Yemen announces truce with Houthis, conditions agreed

President Ali Abdullah Saleh announced a ceasefire agreement with Houthi fighters in a conflict that spilled over into Saudi territory in the north.

Yemen announces truce with Houthis, conditions agreed

President Ali Abdullah Saleh announced on Thursday a ceasefire agreement with Houthi fighters in a conflict that spilled over into Saudi territory in the north.

A ceasefire was to begin at midnight (2100 GMT).

Saleh said in a decree that was read out on state television, "We decided to stop military operations in the northwest region starting from midnight tonight."

"That is to stop the bloodshed and bring peace to the northwest region and to return the displaced to their villages," it added.

Saleh made the announcement after reports that the government and Shiite Zaidi fighters, also known as Houthis, were close to reaching a deal to end the fighting.

The truce was made possible after the fighters accepted six conditions put forward by the government for the cessation of hostilities.

The leader of the Houthis ordered his fighters to abide by the ceasefire.

"According to what was agreed upon, Abdel-Malik Badreddin al-Houthi issued instructions to all fronts and fighting sites to stop firing coinciding with the timing announced by the government," a statement said.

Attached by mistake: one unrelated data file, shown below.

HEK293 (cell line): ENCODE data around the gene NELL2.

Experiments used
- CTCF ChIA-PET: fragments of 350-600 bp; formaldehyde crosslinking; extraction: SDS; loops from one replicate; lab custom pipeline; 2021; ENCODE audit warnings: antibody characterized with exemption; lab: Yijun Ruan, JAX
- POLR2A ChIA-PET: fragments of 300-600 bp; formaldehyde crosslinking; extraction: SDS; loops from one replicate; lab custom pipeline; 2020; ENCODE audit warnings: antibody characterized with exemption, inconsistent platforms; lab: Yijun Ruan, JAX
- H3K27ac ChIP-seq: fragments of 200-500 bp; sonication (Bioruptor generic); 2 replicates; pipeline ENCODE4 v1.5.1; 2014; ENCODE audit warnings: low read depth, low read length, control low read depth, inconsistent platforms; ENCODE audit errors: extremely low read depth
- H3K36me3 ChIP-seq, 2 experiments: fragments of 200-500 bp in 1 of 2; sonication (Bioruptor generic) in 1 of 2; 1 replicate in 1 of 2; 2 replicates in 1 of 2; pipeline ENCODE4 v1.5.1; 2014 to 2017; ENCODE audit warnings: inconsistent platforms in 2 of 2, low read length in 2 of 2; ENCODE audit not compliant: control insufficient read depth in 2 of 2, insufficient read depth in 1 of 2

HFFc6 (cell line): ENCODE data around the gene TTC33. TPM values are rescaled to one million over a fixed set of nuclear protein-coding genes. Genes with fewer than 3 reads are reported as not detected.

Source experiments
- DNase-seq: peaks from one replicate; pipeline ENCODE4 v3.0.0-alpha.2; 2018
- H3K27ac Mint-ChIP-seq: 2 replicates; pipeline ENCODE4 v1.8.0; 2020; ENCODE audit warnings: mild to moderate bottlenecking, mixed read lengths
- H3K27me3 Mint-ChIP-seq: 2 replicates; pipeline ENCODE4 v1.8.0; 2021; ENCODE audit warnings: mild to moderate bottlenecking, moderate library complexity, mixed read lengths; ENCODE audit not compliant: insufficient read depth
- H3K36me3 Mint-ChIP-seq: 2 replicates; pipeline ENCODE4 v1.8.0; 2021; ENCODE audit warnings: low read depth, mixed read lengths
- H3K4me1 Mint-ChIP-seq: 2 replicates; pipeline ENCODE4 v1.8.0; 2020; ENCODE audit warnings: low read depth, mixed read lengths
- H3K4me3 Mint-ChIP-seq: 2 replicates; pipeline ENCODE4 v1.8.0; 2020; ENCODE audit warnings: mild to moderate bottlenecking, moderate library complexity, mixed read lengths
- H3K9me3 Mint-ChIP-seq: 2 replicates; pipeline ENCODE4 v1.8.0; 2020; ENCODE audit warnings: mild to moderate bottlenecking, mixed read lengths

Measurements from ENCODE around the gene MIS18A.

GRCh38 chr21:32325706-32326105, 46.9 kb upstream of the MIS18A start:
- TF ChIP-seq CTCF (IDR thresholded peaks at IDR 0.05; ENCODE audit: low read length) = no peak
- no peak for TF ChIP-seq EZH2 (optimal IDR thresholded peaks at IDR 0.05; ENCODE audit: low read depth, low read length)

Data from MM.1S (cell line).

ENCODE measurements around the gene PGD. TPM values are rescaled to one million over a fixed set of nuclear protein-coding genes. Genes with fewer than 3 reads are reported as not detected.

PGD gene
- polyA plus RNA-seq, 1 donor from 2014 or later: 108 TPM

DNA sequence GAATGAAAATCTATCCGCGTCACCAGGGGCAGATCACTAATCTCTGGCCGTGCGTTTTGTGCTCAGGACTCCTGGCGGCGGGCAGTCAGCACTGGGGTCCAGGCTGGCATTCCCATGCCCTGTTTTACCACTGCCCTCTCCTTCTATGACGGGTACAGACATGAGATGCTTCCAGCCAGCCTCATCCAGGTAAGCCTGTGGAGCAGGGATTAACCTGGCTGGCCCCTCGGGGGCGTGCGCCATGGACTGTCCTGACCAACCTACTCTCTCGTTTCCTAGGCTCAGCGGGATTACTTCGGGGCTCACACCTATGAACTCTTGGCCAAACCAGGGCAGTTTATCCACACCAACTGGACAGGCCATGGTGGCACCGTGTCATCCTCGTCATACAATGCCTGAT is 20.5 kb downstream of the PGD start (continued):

Riyadh was drawn into the conflict in November when the fighters seized some Saudi territory, complaining that Riyadh was letting Yemeni troops use its land for attacks against them.

Riyadh declared victory over the fighters last month after insurgents offered a separate truce and said they had quit Saudi territory. Fighters say Saudi air strikes have continued.

Conditions

Yemeni officials have said that as part of a ceasefire deal, Sanaa would allow Houthi representatives to sit on a committee overseeing the truce, and insurgents would hand over weapons they seized from the Yemeni and Saudi forces.

"I am optimistic this time that the Houthis will be committed and the ceasefire will last," a senior Yemeni government official said.

The conditions demanded of the Houthis include opening roads and freeing detained soldiers and civilians, whether Yemeni or Saudi.

Yemen says the Houthis must also return captured military and civilian equipment, stay out of local politics and end border hostilities with Saudi Arabia.

The Yemeni government statement said the rebels had agreed to ending attacks on Saudi Arabia, a condition Sanaa added after Riyadh launched an assault against the Houthis in November.

One official said President Ali Abdullah Saleh had briefed a committee charged with supervising conditions for a truce on his decision to stop the war, which the United Nations says has displaced 250,000 people.

Yemen state television said the government and Houthis had also formed smaller joint committees to supervise the truce in four areas, including on the Yemen-Saudi border.

The committees were to start work on Friday, and one official said they would be flexible on the timeline for truce conditions to be fulfilled.

The Houthis said they would start opening the roads and removing checkpoints once the truce stabilised.

The deadline for the full implementation of the truce had been a point of contention, with the Houthis asking for more time for their fighters to leave mountainous positions, they said.


Agencies

Last Mod: 12 Şubat 2010, 11:27
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